5. For if, as has been suggested, we simply only ever say “couple” or “partners”, we lose the ability to identify the relationships that are marginalized in society — the “colorblind” theory as applied to relationships.

I quit the world today

It’s been one of those days.

One of those days when something goes wrong, and suddenly everything else goes wrong too — because children pick up on moods, because the ability to cope has been drained and then some, because half-broken beds can stand up to daily use but not fuck-I’m-having-a-shit-day attacks.

The most proximal reason for the crap covering this day: I got kicked out of physical therapy for, essentially, hurting too much. For being too broken. After being referred to PT in the first place for plateauing with chiropractic and massage.

The universe does not seem a friendly place when one feels hopeless and helpless and pissed off and in pain.


There are things going on about which I am not blogging. And it appears that my brain has decided that because I won’t blog about them, I shan’t blog at all, for my words have vanished1.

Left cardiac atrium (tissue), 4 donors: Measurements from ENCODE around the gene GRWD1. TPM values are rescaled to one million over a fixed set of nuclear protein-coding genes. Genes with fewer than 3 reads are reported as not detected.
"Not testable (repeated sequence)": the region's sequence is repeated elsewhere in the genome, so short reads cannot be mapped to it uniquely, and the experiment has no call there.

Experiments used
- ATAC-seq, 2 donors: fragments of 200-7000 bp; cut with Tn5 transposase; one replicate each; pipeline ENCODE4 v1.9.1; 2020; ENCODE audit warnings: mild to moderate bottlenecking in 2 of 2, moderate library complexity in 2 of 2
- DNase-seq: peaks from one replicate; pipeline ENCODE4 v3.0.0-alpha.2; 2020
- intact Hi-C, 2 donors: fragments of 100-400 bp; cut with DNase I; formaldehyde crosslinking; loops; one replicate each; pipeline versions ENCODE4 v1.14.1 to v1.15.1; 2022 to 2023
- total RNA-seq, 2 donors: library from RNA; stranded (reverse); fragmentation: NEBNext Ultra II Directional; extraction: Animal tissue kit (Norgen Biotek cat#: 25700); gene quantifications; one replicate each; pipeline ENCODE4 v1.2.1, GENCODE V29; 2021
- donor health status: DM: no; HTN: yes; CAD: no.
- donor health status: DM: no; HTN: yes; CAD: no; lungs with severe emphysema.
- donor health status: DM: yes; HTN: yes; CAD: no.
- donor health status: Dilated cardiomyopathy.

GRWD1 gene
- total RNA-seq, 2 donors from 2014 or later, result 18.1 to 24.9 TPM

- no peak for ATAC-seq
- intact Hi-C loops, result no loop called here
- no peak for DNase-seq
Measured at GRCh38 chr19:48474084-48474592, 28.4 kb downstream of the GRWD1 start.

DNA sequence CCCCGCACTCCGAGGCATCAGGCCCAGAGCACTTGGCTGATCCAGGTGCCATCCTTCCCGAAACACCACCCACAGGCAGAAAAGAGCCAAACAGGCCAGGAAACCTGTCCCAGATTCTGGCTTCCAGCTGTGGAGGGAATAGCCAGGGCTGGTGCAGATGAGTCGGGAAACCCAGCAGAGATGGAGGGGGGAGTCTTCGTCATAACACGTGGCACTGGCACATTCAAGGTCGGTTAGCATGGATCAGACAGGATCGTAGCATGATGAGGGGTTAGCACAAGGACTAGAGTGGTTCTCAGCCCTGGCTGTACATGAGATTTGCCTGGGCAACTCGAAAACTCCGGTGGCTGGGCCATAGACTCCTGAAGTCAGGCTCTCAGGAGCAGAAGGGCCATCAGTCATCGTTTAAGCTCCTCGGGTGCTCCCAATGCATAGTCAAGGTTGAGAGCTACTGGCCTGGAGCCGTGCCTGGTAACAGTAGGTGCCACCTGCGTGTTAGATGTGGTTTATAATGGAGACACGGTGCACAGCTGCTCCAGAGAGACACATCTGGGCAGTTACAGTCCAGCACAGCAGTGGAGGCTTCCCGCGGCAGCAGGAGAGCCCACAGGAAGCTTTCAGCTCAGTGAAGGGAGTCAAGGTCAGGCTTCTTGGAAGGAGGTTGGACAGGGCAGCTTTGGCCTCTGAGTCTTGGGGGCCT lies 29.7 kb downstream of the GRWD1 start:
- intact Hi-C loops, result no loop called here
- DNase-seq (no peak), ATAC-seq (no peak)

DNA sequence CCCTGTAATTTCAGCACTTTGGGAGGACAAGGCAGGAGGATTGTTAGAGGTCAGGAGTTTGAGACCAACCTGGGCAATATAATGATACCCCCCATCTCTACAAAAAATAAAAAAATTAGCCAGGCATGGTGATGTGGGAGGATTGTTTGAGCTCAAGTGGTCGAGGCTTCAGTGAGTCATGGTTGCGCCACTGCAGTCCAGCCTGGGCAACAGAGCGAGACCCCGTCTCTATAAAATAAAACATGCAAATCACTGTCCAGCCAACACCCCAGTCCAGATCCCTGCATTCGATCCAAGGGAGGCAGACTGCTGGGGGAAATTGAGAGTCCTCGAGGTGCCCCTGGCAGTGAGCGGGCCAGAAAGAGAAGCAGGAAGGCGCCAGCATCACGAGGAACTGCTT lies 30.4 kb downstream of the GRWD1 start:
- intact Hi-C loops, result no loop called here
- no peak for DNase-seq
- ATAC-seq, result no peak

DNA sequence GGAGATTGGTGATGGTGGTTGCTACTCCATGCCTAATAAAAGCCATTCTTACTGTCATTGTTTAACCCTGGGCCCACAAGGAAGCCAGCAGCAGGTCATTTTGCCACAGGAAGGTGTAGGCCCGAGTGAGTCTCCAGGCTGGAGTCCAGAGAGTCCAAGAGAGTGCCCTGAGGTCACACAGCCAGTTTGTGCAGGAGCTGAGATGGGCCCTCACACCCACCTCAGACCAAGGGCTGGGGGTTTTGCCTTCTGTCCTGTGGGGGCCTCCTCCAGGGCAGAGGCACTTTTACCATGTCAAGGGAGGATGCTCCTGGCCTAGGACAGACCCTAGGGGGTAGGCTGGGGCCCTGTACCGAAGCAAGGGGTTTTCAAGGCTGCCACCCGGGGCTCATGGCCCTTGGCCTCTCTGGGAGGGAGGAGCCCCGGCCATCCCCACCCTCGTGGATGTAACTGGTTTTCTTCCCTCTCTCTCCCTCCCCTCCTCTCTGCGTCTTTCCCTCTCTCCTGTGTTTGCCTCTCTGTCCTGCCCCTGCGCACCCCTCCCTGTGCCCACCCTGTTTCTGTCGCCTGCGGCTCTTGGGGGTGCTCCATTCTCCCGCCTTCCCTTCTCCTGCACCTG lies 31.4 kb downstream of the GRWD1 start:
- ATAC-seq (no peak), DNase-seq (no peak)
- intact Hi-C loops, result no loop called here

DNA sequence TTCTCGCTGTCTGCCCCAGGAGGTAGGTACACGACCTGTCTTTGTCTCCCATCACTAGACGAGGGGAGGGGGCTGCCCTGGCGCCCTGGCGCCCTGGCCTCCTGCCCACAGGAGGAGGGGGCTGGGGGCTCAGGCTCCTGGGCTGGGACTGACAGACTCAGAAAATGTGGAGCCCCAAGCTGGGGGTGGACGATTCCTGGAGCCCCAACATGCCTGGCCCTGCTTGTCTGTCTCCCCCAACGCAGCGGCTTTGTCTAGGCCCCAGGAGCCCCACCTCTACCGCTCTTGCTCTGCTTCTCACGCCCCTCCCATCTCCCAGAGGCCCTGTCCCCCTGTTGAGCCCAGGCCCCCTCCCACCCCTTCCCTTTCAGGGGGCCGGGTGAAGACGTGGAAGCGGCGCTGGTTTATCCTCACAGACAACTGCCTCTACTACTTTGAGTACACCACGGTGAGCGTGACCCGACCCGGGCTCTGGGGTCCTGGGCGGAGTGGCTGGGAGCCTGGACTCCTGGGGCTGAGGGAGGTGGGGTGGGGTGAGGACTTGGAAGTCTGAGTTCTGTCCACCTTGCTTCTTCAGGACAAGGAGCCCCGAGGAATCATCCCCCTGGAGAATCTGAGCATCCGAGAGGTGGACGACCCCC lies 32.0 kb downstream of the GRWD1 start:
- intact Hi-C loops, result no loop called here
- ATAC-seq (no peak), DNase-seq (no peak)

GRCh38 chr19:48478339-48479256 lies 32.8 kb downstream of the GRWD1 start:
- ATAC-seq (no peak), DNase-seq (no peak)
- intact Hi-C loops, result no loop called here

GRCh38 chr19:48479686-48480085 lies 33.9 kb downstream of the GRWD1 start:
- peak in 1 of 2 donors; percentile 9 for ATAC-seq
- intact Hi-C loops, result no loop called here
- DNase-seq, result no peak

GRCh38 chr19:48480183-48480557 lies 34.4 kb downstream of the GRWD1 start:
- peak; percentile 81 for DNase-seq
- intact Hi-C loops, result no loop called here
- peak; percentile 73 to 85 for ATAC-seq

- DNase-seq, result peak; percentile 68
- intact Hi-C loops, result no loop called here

I sit here, head throbbing (post-crying-jag dehydration headache? oncoming migraine? too much crappy-day-quitting-the-world-knitting-and-movie-watching? only time will tell), words gone, ideas slipping between my fingers, and I am torn as always between staying in the room and staying in the moment, between going all-out and going with the flow. Which means I do neither, and fit and start and flit… and stop.

I’m praying that this is my crazy brain speaking, but I feel like this — this start-and-stop, this can’t-pick-a-path — has been my whole life. At least since adolescence.

(12 was when I injured my back.

12 was when I started writing.

Let’s call that a coincidence.)


A scene:

I’m lying in bed, eyes red, tear tracks drying. The Boychick is trying to drag his dad away to “watch something”2 with him. His dad is trying to put him off. I, feeling better but as though a cozy brain-dead snuggle would be about my speed, ask gently “What would you like to watch?”, to which my angel child responds with a shout “Stop talking to me like that!”

I lose it.

Cue next crying jag.


A belief: